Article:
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Journal of Chemistry
Volume 2019, Article ID 4671438, 8 pages
https://doi.org/10.1155/2019/4671438
Research Article

Functionality Analysis of Spent Coffee Ground Extracts Obtained by the Hydrothermal Method

1Bachelor Program in Interdisciplinary Studies, College of Future, National Yunlin University of Science and Technology, Yunlin, Taiwan
2Department of Applied Chemistry, Chaoyang University of Technology, Taichung, Taiwan
3Department of Applied Cosmetology, HungKuang University, Taichung, Taiwan
4Department of Dermatology, Changhua Christian Hospital, Changhua, Taiwan
5Department of Chemical Engineering, National United University, Miaoli, Taiwan

Correspondence should be addressed to Dinesh Chandra Agrawal; moc.liamg@99lawarga.cd and Yung-Sheng Lin; wt.ude.uun@synil

Received 16 May 2019; Revised 13 September 2019; Accepted 25 September 2019; Published 20 November 2019

Academic Editor: Kaustubha Mohanty

Copyright © 2019 Chin-Tung Wu et al. This is an open access article distributed under the Creative Commons Attribution License, which permits unrestricted use, distribution, and reproduction in any medium, provided the original work is properly cited.

Abstract

Coffee is a popular beverage all over the world, but spent coffee grounds (SCGs) constituting almost 75% of original beans are usually considered waste and disposed off. The present study analyzed the functionalities of SCG with a view of its reuse in the cosmetic industry. The SCG extraction was carried out by the hydrothermal method. The resultant extracts were tested for its antioxidant capacity, tyrosinase inhibition, and moisturizing ability. LC–MS/MS results showed two major components in SCG extracts, namely, trigonelline and caffeine. Also, the SCG contained total flavonoid contents of 29 ± 4.5 mg quercetin equivalents (QE)/g SCG and total phenolic contents of 9.44 ± 0.90 mg gallic acid equivalents (GAE)/g SCG. Regarding functionality analysis, SCG extracts exhibited reduction capacity of 8.18 ± 0.39 mg vitamin C equivalent (VCE)/g SCG, DPPH free-radical scavenging activity (IC50) of 3.11 mg SCG/mL, ABTS free-radical scavenging activity (IC50) of 13.61 mg SCG/mL, and tyrosinase inhibition capacity (IC50) of 2.23 mg SCG/mL. Moreover, the volatilization rate of the extract solution (37 mg SCG/mL) reduced by 15.9%. These results demonstrate the utility of recycling of SCG and illustrate its potential application in the development of skin care products.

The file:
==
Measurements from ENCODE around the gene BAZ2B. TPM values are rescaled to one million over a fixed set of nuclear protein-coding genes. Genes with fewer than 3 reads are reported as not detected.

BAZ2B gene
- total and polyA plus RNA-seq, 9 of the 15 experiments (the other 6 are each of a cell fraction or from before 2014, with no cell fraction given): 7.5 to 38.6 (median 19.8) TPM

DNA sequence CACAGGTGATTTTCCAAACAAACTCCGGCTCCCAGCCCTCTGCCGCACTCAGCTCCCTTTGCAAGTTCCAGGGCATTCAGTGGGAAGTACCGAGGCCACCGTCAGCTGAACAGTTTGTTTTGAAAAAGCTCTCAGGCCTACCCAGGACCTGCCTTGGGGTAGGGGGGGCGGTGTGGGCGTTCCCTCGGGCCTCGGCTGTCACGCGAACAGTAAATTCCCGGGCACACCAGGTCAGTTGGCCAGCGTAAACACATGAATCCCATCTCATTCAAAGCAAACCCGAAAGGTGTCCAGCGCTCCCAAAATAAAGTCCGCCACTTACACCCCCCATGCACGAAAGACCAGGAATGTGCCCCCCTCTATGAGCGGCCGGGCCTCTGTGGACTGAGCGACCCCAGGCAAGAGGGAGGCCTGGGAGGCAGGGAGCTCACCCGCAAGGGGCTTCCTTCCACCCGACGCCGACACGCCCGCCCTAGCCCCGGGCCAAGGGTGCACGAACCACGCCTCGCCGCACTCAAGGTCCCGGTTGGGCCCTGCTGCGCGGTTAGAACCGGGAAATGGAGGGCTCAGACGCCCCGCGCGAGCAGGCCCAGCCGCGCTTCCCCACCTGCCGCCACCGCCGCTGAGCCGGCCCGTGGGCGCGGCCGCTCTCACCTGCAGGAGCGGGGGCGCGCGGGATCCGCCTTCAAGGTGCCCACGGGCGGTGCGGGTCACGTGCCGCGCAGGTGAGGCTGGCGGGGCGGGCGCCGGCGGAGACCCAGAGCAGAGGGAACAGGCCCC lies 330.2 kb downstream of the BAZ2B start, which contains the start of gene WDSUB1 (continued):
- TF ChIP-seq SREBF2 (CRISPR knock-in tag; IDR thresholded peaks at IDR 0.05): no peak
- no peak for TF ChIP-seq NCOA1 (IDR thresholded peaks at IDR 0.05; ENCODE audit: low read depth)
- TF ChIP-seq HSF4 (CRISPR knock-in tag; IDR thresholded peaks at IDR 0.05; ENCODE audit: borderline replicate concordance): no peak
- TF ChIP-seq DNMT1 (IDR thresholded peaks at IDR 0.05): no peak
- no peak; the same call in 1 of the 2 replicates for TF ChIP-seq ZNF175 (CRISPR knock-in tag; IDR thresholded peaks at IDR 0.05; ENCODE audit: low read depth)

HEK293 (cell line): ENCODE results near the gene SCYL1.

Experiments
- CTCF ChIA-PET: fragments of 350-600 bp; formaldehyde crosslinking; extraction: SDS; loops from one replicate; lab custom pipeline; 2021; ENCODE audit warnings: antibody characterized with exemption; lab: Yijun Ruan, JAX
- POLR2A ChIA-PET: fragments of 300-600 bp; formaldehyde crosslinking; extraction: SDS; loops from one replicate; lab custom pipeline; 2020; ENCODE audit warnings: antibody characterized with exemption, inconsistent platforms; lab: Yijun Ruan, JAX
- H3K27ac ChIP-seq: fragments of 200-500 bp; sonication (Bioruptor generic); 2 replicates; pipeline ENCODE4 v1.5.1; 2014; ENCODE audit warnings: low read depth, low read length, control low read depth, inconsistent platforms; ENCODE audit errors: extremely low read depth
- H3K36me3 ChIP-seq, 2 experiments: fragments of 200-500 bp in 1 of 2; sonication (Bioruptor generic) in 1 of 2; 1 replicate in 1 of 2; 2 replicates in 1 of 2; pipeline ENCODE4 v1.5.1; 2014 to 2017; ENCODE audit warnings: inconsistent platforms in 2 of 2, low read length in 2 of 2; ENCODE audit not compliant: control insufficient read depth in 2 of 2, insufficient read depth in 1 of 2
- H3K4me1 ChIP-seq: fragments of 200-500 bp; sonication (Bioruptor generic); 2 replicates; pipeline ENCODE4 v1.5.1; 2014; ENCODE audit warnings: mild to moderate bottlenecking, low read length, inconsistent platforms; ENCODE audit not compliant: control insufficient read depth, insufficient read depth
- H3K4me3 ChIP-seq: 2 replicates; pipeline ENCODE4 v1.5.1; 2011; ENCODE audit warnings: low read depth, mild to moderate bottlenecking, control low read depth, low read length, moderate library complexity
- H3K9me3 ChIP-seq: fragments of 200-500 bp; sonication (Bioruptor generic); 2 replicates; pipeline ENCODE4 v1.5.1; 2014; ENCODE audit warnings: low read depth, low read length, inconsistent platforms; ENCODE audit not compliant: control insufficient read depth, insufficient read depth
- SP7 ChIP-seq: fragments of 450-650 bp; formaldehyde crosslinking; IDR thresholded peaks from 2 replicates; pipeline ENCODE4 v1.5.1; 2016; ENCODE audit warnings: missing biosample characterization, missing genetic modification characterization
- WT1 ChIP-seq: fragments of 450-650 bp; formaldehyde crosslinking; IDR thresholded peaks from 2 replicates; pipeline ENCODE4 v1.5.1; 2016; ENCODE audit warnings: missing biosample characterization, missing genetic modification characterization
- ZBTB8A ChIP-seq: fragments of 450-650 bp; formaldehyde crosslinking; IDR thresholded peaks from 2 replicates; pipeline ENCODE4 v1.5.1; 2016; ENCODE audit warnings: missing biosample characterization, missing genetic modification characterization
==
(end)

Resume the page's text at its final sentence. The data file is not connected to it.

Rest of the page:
1. Introduction

Coffee is one of the most popular beverages all over the world, consumed for leisure and boosting energy levels, and is a symbol of personal taste. However, spent coffee grounds (SCGs), the by-product obtained from roasted coffee beans after water extraction, are usually considered waste and are disposed off. The average weight of SCG is about 75% that of the original coffee bean. According to the coffee trade record from the International Coffee Organization, the total coffee production in 2018 was about 9.5 million metric tons. Moreover, the annual quantity of SCG was about 6 million tons worldwide [1]. In Taiwan alone, the quantity of disposed-off SCG exceeds 30 metric tons per day. Since the disposal of SCG causes environmental pollution, questions have been asked if SCG can be recycled to create new business opportunities. Several researchers have attempted to find answers to these questions. Mussatto and co-workers reported the use of SCG as animal feeds and farm fertilizer [2]. In addition, several other uses such as biofuel [3], its bioconversion to carotenoids and other valuable metabolites [4], and its application in decontamination of water from heavy metal ions [5] have been reported. Due to the presence of chlorogenic acid, SCG has exhibited significant anti-inflammatory and antiallergic activities [6, 7].